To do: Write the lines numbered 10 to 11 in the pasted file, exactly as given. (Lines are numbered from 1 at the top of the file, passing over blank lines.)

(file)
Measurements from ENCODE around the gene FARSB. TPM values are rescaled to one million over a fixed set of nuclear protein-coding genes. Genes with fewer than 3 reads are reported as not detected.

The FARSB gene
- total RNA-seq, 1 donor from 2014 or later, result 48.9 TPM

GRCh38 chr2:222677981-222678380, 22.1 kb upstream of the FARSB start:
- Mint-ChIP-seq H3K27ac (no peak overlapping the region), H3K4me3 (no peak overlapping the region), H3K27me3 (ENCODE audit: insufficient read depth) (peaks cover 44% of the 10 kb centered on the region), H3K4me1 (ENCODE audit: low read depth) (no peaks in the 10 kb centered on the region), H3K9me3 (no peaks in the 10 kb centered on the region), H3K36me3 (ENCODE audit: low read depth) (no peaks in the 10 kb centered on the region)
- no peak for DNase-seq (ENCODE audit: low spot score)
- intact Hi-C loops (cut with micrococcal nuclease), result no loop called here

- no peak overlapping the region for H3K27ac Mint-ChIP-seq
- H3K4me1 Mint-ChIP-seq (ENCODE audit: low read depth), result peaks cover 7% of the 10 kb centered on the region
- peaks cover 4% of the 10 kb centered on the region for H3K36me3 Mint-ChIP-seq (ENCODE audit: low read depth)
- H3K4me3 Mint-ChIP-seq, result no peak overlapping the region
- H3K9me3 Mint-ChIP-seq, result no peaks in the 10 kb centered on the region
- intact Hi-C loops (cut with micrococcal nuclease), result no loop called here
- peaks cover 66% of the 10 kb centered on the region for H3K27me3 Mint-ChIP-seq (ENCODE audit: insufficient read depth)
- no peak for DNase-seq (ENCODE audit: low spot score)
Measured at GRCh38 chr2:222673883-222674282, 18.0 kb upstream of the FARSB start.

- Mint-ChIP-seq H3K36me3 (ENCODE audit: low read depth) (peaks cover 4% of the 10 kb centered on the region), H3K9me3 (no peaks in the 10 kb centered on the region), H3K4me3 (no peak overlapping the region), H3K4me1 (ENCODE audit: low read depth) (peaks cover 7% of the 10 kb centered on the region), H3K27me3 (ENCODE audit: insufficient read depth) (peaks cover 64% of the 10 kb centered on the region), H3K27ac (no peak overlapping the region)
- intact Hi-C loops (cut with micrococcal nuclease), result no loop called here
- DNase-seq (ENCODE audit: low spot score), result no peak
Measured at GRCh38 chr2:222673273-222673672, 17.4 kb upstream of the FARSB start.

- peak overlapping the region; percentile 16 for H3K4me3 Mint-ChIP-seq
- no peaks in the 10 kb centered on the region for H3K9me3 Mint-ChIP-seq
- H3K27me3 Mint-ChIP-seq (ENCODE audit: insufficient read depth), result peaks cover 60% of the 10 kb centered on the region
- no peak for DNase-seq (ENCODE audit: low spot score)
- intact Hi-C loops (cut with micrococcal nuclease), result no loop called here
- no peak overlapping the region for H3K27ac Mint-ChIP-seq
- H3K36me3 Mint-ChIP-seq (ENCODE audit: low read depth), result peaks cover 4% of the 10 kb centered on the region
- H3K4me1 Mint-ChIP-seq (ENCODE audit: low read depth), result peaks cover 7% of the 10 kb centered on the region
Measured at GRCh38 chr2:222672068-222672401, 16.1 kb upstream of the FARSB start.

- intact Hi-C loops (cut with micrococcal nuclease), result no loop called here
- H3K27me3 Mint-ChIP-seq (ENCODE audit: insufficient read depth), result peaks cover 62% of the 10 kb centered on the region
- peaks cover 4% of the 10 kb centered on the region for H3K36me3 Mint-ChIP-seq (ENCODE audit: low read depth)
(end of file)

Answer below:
- peaks cover 4% of the 10 kb centered on the region for H3K36me3 Mint-ChIP-seq (ENCODE audit: low read depth)
- H3K4me3 Mint-ChIP-seq, result no peak overlapping the region